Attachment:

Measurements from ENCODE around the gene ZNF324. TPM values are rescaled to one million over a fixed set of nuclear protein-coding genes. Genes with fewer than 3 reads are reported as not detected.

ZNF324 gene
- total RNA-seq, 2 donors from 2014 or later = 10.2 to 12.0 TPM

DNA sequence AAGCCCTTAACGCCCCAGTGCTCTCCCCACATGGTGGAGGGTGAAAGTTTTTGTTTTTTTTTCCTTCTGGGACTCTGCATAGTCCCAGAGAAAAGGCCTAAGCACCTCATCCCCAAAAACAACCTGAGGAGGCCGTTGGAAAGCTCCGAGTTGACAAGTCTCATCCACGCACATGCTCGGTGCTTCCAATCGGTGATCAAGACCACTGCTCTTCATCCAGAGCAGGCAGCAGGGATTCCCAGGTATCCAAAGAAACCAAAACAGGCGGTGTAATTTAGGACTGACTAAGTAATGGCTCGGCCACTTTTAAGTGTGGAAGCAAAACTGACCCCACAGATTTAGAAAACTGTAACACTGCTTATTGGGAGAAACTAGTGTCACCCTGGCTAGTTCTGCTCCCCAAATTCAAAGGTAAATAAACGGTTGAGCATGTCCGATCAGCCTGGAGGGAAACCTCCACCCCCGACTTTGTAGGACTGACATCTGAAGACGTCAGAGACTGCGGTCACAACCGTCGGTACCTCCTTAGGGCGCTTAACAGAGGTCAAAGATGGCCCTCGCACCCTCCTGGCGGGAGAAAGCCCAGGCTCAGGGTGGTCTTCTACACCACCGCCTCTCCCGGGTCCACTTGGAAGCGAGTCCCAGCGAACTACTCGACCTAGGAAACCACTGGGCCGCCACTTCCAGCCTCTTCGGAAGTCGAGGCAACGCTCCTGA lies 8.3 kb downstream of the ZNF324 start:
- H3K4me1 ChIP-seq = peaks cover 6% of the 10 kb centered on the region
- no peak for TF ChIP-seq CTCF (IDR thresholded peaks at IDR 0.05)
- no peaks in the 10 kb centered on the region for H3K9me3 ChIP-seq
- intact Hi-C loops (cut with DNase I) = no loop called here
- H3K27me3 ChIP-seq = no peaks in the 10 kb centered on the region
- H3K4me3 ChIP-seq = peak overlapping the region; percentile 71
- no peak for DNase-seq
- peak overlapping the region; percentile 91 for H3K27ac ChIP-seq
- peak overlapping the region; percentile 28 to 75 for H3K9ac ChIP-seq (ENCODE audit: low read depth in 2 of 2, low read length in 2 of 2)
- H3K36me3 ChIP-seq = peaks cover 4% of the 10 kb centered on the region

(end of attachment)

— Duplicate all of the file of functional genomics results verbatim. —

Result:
Measurements from ENCODE around the gene ZNF324. TPM values are rescaled to one million over a fixed set of nuclear protein-coding genes. Genes with fewer than 3 reads are reported as not detected.

ZNF324 gene
- total RNA-seq, 2 donors from 2014 or later = 10.2 to 12.0 TPM

DNA sequence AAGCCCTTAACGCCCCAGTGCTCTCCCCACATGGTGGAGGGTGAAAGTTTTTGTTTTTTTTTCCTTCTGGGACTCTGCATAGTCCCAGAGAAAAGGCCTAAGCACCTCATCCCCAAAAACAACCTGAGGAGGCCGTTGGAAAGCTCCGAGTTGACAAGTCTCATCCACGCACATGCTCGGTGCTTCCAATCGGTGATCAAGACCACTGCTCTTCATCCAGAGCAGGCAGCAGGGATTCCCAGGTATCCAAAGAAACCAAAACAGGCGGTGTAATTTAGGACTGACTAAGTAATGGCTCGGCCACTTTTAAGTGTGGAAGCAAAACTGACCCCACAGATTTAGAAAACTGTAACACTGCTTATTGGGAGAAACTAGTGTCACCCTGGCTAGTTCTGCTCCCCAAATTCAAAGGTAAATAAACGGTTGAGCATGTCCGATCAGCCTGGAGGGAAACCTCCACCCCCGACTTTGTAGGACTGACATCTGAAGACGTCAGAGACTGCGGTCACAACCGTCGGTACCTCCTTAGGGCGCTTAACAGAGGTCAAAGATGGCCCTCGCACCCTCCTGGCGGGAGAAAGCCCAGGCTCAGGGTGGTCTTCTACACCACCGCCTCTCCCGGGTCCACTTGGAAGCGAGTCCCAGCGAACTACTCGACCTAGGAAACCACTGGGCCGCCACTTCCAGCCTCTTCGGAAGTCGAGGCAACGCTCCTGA lies 8.3 kb downstream of the ZNF324 start:
- H3K4me1 ChIP-seq = peaks cover 6% of the 10 kb centered on the region
- no peak for TF ChIP-seq CTCF (IDR thresholded peaks at IDR 0.05)
- no peaks in the 10 kb centered on the region for H3K9me3 ChIP-seq
- intact Hi-C loops (cut with DNase I) = no loop called here
- H3K27me3 ChIP-seq = no peaks in the 10 kb centered on the region
- H3K4me3 ChIP-seq = peak overlapping the region; percentile 71
- no peak for DNase-seq
- peak overlapping the region; percentile 91 for H3K27ac ChIP-seq
- peak overlapping the region; percentile 28 to 75 for H3K9ac ChIP-seq (ENCODE audit: low read depth in 2 of 2, low read length in 2 of 2)
- H3K36me3 ChIP-seq = peaks cover 4% of the 10 kb centered on the region